There's Just One You — Mountain folk should find some kicks in this brightly performed opus. (Rating: 67)
6/1/1963 (CB) Starday 631 Too Hot To Handle — The Lonesome Pine Fiddlers unleash their potent vocal and instrumental talents full-blast on this rousing, high-powered novelty-styled item. The group displays a fine traditional bluegrass style on the side. Deejays should come out in droves for it. (Rating: B+)
I Walked To The River — Slow-moving, country blueser rendered with loads of authority and polish. (Rating: B)

Group Biographical Information:

  • Ezra Cline (B: January 13, 1907 — D: July 11, 1984) from Baisden in Mingo County
  • Curley Ray Cline (B: January 10, 1923 — D: August 19, 1997), a cousin; fiddle
  • Everett Leroy (Lazy Ned) Cline (B: August 20, 1923 — June 6, 1944)
  • Gordon Jennings (October 21, 1916 — D: February 1982)
  • Charlie Cline (B: June 6, 1931 — D: November 19, 2004)
  • (Cecil) Ray Morgan (B: March 21, 1917 — December 15, 1990)
  • Paul Williams (B: March 30, 1935 — D: )
  • Melvin Goins (B: December 30, 1933 — D: July 29, 2016)
  • Ray Goins (B: January 3, 1936 — D: July 2, 2007)
  • Bobby Osborne (B: December 7, 1931 — D: June 27, 2023)
  • Larry Richardson (B: August 9, 1927 — June 17, 2007)
  • Billy Edwards (B: September 26, 1936 — D: July 11, 2005)
  • Udell McPeak (B: June 12, 1935 — D: December 16, 2009)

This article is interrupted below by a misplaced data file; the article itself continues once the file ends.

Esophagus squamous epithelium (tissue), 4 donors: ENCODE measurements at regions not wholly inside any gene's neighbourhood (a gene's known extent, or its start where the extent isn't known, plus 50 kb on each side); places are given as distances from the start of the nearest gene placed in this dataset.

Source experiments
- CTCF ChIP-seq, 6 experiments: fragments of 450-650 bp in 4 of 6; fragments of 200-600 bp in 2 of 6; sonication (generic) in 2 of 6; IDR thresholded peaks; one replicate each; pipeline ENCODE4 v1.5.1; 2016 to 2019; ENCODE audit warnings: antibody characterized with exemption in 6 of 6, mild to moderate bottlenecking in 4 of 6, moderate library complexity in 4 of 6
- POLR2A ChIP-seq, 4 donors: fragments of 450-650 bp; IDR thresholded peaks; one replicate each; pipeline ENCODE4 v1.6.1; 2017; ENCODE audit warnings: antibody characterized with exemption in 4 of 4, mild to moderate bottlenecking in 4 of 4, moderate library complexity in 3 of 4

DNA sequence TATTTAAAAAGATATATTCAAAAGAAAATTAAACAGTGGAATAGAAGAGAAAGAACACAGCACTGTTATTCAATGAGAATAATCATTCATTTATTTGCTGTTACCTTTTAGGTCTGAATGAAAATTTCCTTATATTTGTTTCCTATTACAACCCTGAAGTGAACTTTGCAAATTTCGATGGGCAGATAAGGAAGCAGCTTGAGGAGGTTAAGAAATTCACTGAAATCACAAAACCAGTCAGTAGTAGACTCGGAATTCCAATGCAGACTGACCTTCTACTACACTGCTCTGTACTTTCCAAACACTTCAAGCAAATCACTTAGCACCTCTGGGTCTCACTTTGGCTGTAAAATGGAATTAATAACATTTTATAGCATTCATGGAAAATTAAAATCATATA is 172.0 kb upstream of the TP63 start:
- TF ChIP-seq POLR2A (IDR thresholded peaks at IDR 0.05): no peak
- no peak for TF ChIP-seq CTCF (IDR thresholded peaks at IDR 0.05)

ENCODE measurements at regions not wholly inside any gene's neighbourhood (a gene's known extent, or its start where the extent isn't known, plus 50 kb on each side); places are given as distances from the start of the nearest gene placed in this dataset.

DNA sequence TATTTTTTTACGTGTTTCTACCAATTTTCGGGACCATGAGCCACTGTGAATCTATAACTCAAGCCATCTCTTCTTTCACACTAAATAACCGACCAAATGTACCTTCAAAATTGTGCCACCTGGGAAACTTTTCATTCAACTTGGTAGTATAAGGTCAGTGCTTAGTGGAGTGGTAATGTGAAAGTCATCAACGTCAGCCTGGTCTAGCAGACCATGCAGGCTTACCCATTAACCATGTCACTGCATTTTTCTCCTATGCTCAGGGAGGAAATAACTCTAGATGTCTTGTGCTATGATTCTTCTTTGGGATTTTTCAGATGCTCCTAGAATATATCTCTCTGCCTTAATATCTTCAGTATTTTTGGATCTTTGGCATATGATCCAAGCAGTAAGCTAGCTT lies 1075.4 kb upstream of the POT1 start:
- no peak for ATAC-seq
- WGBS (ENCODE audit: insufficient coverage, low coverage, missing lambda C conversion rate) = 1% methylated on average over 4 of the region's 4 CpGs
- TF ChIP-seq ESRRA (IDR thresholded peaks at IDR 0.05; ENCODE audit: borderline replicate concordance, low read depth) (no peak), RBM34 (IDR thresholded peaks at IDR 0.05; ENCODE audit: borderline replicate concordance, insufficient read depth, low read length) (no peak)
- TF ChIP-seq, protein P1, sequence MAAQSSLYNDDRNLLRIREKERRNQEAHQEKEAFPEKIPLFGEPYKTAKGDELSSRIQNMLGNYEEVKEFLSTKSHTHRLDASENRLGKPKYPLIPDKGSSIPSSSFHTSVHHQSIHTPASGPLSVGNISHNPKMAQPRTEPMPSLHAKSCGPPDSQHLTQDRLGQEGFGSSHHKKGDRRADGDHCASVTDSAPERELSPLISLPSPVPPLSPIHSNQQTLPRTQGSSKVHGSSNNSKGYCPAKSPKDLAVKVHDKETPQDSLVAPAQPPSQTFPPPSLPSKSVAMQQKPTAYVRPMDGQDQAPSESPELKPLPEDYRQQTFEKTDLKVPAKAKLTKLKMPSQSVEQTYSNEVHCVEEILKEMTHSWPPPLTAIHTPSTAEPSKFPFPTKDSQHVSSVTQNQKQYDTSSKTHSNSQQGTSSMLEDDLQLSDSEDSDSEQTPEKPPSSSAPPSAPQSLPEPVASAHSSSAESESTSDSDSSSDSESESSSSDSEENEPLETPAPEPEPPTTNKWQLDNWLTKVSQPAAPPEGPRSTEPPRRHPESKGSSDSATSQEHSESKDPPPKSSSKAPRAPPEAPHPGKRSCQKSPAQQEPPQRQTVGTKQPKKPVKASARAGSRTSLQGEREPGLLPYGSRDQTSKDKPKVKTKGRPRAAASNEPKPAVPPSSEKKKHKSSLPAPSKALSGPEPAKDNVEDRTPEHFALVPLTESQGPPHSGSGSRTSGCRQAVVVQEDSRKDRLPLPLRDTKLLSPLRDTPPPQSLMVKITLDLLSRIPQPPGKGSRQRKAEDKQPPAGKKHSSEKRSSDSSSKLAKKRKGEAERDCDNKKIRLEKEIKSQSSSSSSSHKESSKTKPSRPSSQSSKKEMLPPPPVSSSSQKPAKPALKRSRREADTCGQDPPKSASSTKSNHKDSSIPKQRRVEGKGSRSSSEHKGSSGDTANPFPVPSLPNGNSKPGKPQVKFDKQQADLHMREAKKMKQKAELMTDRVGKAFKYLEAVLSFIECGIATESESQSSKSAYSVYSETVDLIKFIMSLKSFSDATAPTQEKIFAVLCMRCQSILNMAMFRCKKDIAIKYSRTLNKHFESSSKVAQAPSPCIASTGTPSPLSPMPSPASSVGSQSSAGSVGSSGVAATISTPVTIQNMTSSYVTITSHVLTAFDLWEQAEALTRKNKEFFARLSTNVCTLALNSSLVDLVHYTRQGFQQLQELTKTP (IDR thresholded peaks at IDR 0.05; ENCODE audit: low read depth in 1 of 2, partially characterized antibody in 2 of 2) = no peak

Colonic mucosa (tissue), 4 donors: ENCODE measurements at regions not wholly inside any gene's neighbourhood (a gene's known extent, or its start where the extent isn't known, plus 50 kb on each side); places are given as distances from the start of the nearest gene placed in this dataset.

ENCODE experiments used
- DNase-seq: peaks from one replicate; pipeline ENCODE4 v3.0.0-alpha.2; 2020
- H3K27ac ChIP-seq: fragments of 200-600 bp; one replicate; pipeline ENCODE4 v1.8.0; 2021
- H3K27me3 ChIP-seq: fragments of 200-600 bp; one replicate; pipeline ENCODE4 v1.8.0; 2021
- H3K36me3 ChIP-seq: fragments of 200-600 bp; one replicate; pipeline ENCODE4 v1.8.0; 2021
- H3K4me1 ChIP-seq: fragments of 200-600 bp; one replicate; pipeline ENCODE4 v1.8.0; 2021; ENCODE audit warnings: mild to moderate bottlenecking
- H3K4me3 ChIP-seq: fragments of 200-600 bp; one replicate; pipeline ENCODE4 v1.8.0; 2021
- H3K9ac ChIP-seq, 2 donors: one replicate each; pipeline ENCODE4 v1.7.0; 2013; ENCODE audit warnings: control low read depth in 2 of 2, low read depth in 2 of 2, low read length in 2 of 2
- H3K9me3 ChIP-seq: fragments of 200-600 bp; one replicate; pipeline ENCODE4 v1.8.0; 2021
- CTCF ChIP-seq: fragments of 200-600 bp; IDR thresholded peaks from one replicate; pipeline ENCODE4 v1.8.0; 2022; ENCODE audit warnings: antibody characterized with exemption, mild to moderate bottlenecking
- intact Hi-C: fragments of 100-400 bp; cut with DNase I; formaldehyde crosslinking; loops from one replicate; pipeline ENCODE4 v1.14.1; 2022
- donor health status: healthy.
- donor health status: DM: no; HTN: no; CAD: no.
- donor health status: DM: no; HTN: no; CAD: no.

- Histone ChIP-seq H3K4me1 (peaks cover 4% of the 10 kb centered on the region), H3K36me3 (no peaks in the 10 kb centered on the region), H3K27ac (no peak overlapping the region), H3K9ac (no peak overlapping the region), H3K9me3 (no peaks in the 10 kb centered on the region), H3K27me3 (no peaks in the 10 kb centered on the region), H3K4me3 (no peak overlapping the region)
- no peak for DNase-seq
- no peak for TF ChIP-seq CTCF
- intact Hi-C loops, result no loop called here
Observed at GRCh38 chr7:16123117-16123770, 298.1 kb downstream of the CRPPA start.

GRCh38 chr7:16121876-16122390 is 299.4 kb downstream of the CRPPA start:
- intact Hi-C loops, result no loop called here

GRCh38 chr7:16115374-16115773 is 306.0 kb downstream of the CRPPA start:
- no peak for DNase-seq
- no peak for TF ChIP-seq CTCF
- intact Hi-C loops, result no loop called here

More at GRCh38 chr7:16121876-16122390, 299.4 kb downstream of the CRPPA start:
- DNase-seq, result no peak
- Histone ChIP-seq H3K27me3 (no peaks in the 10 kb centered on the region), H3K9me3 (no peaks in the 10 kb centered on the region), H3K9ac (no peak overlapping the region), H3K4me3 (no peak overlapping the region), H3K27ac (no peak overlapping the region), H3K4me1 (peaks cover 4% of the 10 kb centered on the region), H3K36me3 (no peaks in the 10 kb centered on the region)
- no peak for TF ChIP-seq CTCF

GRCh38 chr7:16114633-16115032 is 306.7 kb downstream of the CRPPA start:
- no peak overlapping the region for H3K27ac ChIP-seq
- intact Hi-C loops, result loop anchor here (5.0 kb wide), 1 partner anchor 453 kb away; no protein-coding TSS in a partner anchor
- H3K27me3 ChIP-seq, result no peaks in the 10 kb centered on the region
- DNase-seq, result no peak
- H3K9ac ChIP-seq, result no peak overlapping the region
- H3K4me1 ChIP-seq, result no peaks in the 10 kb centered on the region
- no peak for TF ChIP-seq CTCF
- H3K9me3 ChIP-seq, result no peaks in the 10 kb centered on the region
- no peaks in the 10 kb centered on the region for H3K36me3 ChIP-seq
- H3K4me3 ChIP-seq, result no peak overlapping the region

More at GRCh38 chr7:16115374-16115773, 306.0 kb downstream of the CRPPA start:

• Landon Messer (B: April 25, 1940 — D: February 1, 1995)
  • Lowell Varney (B: September 21, 1936 — D: January 9, 2007)

Credits & Sources

  • Hillbilly-Music.com would like to express its thanks to Ivan M. Tribe, author of Mountaineer Jamboree — Country Music in West Virginia and other books that can be found on Amazon.com and numerous articles in other publications for providing us with information about this artist.
  • Around The Country; Al Hendershot; October 1945; National Hillbilly News; Huntington, WV
  • The West Virginia Encyclopedia
  • Country, R&B Pacts For RCA; June 7, 1952; The Billboard; New York, NY

Read More About The Group

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Recordings (78rpm/45rpm)

Rec. No. Side Song Title
  64086 A Lonesome Sad And Blue
  64086 B Pain In My Heart
Rec. No. Side Song Title
  232 A Pain In My Heart
  233 B Lonesome, Sad and Blue
  272 A Don't Forget Me
  273 B Will I Meet Mother In Heaven
RCA Victor
Rec. No. Side Song Title
  20-4857 A Nobody Cares
  20-4857 B You Broke Your Promise
  20-5011 A I'm Left Along
  20-5011 B Twenty One Years
  20-5128 A That's Why You Left Me So Blue
  20-5128 B You Left Me To Cry
  20-5235 A I'll Never Make You Blue
  20-5235 B My Brown Eyed Darling
  20-5445 A Dirty Dishes Blues
  20-5445 B Honky Tonk Blues
  20-5526 A Five String Rag
  20-5526 B Lonesome Pine Breakdown
  20-5660 A I'll Never Change My Mind
  20-5660 B You're No Good
  20-5734 A Baby, You're Cheatin'
  20-5734 B Some Kinda Sorry
  20-5817 A Don't Forget Me
  20-5817 B I'm Feeling For You
  20-5979 A There's Just One You
  20-5979 B Windy Mountain
  47-5979 A There Is Just One You
  47-5979 B Windy Mountain
Rec. No. Side Song Title
  551 A Two Kinds Of Blues
  551 B Why Do You Treat Me The Way You Do?
  564 A Eatin' Out Of Your Hand
  564 B Lonesome Pine
  597 A Little Glass Of Wine
  597 B Mountain Flower
  614 A Coal Dust Blues
  614 B Hello Mr. Banjo
  630 A Too Hot To Handle
  630 B I Walked In The River